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Ethan Frome – Edith Wharton



Posted August 11, 2016 by

Ethan Frome – Edith Wharton – 1911

Dave Barry on Learning

Dave Barry on Learning


Reviewed by: Chris Salzer          Date: 23 June 2004

Cogent theme, yet boring plot:

While I appreciated the germane theme of “life is short — so make the most of it,” I did not, however, particularly appreciate the utter despondency and insufferable malaise of Wharton’s storyline. The morose setting of a fictitious New England town in the cold winter adds to the gloom and dreariness of an already hopeless milieu engendered by the abject despair of title character Ethan and the incorrigible antagonism of his wife, Zeena.

I didn’t know whether to pity Ethan – or to laugh at him. His weak lack of resolve against the insufferably truculent and extremely annoying Zeena as well as his glaring inability to make his own decisions both contribute to make this book to be anything but a “page-turner” — to put it mildly. Ethan is nothing short of pathetic. I empathize with Mattie to a certain degree, yet the ending (with Mattie) of this short novella is so pathetic that I was left shaking my head — at how stupid they all are.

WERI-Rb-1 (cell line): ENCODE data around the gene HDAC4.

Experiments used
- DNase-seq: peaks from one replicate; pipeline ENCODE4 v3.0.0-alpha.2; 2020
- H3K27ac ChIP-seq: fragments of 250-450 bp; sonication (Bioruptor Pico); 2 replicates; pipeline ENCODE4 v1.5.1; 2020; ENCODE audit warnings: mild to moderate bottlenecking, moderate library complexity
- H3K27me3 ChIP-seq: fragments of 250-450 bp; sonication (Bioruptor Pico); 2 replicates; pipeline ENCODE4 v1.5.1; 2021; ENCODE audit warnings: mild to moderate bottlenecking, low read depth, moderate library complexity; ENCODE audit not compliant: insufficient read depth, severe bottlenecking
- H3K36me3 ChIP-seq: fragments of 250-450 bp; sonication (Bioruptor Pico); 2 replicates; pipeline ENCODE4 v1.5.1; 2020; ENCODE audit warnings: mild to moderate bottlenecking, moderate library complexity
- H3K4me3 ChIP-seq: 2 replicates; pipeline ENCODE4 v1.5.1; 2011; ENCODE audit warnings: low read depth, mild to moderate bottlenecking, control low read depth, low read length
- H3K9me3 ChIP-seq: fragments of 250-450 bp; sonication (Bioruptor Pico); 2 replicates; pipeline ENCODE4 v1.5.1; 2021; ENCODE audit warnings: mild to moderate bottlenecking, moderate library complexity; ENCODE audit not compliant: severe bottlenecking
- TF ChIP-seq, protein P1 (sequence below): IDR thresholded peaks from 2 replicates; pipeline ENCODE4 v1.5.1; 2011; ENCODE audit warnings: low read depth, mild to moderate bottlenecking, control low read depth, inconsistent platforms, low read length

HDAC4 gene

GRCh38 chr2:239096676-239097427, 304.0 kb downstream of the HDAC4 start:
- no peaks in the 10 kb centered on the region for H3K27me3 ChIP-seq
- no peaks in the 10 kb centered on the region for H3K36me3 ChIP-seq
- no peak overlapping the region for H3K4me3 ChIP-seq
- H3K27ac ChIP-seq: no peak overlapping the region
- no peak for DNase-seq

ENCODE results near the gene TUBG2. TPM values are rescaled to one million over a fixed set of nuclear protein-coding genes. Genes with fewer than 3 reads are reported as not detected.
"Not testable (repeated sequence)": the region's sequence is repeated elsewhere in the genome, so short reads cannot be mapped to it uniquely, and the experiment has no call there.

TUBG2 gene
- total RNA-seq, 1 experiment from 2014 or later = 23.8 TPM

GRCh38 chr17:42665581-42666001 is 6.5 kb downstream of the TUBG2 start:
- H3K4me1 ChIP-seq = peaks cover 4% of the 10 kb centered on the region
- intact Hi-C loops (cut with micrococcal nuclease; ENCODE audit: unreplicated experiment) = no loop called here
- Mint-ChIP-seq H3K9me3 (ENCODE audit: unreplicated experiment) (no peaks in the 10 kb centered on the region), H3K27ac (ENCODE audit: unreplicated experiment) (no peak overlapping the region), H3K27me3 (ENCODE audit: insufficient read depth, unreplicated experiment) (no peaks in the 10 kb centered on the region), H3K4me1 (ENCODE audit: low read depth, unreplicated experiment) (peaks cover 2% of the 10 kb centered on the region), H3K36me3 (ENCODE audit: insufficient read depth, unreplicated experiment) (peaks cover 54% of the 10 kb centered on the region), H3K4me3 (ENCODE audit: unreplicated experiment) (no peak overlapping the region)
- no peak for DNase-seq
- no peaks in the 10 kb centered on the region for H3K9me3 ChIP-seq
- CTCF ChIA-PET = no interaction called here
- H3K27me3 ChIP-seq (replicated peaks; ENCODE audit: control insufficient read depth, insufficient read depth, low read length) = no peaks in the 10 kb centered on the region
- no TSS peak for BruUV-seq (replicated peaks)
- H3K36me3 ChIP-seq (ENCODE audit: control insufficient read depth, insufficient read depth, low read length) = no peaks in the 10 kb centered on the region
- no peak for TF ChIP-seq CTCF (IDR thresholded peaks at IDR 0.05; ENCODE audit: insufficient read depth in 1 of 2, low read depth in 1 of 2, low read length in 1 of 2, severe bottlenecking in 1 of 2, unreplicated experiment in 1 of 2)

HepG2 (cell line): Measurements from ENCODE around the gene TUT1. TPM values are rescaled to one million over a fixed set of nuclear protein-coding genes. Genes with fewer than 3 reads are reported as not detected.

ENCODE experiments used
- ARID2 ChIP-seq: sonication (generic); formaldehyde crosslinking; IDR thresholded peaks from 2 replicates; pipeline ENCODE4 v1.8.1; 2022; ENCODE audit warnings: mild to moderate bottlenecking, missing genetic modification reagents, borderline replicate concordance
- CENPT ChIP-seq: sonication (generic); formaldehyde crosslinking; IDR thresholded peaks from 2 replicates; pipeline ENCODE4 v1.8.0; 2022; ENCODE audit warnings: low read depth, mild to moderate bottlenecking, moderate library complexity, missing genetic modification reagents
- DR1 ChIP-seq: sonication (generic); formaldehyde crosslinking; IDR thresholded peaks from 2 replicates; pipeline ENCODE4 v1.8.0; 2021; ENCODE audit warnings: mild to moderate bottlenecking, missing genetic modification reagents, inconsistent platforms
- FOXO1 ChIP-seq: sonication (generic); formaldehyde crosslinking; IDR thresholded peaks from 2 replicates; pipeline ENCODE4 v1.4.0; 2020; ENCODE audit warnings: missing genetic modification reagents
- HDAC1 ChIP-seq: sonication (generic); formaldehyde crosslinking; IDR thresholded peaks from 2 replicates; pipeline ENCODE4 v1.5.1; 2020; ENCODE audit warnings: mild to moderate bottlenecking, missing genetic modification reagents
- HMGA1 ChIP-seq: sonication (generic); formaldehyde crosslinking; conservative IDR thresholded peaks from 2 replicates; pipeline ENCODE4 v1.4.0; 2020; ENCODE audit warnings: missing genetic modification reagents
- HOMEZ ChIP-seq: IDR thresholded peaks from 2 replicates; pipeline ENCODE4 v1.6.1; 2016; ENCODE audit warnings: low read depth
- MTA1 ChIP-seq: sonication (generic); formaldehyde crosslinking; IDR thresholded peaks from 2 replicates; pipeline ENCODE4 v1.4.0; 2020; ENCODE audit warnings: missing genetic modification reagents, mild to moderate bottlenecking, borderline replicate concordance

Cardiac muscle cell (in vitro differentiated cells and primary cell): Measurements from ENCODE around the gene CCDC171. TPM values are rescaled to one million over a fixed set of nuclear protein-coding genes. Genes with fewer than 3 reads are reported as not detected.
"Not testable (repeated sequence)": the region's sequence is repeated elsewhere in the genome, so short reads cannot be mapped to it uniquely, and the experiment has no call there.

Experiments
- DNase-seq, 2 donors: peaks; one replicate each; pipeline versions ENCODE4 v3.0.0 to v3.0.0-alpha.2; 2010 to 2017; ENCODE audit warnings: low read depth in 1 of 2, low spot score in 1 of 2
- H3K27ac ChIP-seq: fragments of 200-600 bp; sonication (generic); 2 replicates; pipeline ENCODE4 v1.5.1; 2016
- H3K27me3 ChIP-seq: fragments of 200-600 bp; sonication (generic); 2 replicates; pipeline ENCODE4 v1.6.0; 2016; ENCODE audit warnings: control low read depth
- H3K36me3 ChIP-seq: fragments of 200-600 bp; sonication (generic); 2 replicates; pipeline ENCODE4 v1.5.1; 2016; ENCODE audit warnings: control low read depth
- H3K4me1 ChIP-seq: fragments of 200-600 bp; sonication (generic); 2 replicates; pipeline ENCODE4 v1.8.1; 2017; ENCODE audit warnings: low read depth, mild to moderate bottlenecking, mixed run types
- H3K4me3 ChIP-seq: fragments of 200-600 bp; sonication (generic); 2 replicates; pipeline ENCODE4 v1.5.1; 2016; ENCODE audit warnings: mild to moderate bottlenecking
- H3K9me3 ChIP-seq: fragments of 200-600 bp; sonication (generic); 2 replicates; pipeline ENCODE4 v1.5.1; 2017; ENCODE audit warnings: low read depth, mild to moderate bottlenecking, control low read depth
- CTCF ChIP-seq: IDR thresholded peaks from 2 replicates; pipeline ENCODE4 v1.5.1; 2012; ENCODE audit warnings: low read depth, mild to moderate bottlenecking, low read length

I gave it a generous 3 stars for its pertinent message of “hey, don’t be like us because we’re morons.” While I highly enjoyed Wharton’s The House of Mirth, this book, in essence, is no House of Mirth – in more ways than one.


ReadLit Team


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